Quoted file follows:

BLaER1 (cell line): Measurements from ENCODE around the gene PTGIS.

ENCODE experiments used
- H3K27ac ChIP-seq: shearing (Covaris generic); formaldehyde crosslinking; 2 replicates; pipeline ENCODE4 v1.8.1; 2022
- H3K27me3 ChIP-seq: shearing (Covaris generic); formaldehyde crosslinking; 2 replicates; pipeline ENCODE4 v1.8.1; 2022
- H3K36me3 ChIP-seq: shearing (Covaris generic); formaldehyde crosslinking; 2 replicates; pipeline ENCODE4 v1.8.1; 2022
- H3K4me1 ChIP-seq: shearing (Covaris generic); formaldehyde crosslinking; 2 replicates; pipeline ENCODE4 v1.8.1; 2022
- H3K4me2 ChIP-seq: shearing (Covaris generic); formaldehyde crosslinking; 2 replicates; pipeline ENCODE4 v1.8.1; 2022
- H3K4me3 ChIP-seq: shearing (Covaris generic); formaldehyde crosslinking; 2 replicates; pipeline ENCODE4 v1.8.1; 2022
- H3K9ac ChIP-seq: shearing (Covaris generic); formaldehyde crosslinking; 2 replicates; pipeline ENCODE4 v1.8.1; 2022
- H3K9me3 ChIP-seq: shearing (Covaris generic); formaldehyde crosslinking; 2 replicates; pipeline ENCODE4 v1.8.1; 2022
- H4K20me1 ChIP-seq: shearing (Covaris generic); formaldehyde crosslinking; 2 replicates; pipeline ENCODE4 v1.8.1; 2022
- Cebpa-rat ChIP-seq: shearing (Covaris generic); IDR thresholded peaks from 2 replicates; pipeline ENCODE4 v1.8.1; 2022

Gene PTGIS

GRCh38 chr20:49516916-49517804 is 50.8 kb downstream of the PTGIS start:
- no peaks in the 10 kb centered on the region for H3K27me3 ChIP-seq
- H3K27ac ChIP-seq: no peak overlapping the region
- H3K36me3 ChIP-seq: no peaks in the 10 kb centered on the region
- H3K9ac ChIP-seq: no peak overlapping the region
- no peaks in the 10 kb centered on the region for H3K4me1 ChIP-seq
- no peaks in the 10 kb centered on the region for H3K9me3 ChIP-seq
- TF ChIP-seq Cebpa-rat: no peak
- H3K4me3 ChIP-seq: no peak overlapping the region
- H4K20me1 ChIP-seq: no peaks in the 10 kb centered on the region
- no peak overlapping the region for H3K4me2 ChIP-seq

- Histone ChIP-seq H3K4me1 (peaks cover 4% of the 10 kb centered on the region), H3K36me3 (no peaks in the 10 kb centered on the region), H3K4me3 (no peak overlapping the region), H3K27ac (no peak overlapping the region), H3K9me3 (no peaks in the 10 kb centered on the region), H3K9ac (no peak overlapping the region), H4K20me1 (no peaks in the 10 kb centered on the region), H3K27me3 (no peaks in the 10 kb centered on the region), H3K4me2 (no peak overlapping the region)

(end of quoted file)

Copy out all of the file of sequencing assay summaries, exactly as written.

BLaER1 (cell line): Measurements from ENCODE around the gene PTGIS.

ENCODE experiments used
- H3K27ac ChIP-seq: shearing (Covaris generic); formaldehyde crosslinking; 2 replicates; pipeline ENCODE4 v1.8.1; 2022
- H3K27me3 ChIP-seq: shearing (Covaris generic); formaldehyde crosslinking; 2 replicates; pipeline ENCODE4 v1.8.1; 2022
- H3K36me3 ChIP-seq: shearing (Covaris generic); formaldehyde crosslinking; 2 replicates; pipeline ENCODE4 v1.8.1; 2022
- H3K4me1 ChIP-seq: shearing (Covaris generic); formaldehyde crosslinking; 2 replicates; pipeline ENCODE4 v1.8.1; 2022
- H3K4me2 ChIP-seq: shearing (Covaris generic); formaldehyde crosslinking; 2 replicates; pipeline ENCODE4 v1.8.1; 2022
- H3K4me3 ChIP-seq: shearing (Covaris generic); formaldehyde crosslinking; 2 replicates; pipeline ENCODE4 v1.8.1; 2022
- H3K9ac ChIP-seq: shearing (Covaris generic); formaldehyde crosslinking; 2 replicates; pipeline ENCODE4 v1.8.1; 2022
- H3K9me3 ChIP-seq: shearing (Covaris generic); formaldehyde crosslinking; 2 replicates; pipeline ENCODE4 v1.8.1; 2022
- H4K20me1 ChIP-seq: shearing (Covaris generic); formaldehyde crosslinking; 2 replicates; pipeline ENCODE4 v1.8.1; 2022
- Cebpa-rat ChIP-seq: shearing (Covaris generic); IDR thresholded peaks from 2 replicates; pipeline ENCODE4 v1.8.1; 2022

Gene PTGIS

GRCh38 chr20:49516916-49517804 is 50.8 kb downstream of the PTGIS start:
- no peaks in the 10 kb centered on the region for H3K27me3 ChIP-seq
- H3K27ac ChIP-seq: no peak overlapping the region
- H3K36me3 ChIP-seq: no peaks in the 10 kb centered on the region
- H3K9ac ChIP-seq: no peak overlapping the region
- no peaks in the 10 kb centered on the region for H3K4me1 ChIP-seq
- no peaks in the 10 kb centered on the region for H3K9me3 ChIP-seq
- TF ChIP-seq Cebpa-rat: no peak
- H3K4me3 ChIP-seq: no peak overlapping the region
- H4K20me1 ChIP-seq: no peaks in the 10 kb centered on the region
- no peak overlapping the region for H3K4me2 ChIP-seq

- Histone ChIP-seq H3K4me1 (peaks cover 4% of the 10 kb centered on the region), H3K36me3 (no peaks in the 10 kb centered on the region), H3K4me3 (no peak overlapping the region), H3K27ac (no peak overlapping the region), H3K9me3 (no peaks in the 10 kb centered on the region), H3K9ac (no peak overlapping the region), H4K20me1 (no peaks in the 10 kb centered on the region), H3K27me3 (no peaks in the 10 kb centered on the region), H3K4me2 (no peak overlapping the region)